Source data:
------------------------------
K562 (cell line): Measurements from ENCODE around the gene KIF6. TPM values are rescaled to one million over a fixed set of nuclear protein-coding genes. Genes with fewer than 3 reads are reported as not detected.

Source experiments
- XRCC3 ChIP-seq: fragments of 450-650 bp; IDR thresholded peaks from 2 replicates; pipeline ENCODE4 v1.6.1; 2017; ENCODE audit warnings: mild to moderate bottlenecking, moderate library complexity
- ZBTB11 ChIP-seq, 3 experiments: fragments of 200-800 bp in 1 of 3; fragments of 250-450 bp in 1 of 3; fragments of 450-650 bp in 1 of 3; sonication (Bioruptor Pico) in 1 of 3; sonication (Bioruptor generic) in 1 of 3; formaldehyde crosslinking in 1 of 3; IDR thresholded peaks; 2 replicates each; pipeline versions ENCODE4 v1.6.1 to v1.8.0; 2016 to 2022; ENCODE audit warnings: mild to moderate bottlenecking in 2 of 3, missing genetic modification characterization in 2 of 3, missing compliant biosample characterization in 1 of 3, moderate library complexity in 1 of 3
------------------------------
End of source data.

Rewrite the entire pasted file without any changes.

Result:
K562 (cell line): Measurements from ENCODE around the gene KIF6. TPM values are rescaled to one million over a fixed set of nuclear protein-coding genes. Genes with fewer than 3 reads are reported as not detected.

Source experiments
- XRCC3 ChIP-seq: fragments of 450-650 bp; IDR thresholded peaks from 2 replicates; pipeline ENCODE4 v1.6.1; 2017; ENCODE audit warnings: mild to moderate bottlenecking, moderate library complexity
- ZBTB11 ChIP-seq, 3 experiments: fragments of 200-800 bp in 1 of 3; fragments of 250-450 bp in 1 of 3; fragments of 450-650 bp in 1 of 3; sonication (Bioruptor Pico) in 1 of 3; sonication (Bioruptor generic) in 1 of 3; formaldehyde crosslinking in 1 of 3; IDR thresholded peaks; 2 replicates each; pipeline versions ENCODE4 v1.6.1 to v1.8.0; 2016 to 2022; ENCODE audit warnings: mild to moderate bottlenecking in 2 of 3, missing genetic modification characterization in 2 of 3, missing compliant biosample characterization in 1 of 3, moderate library complexity in 1 of 3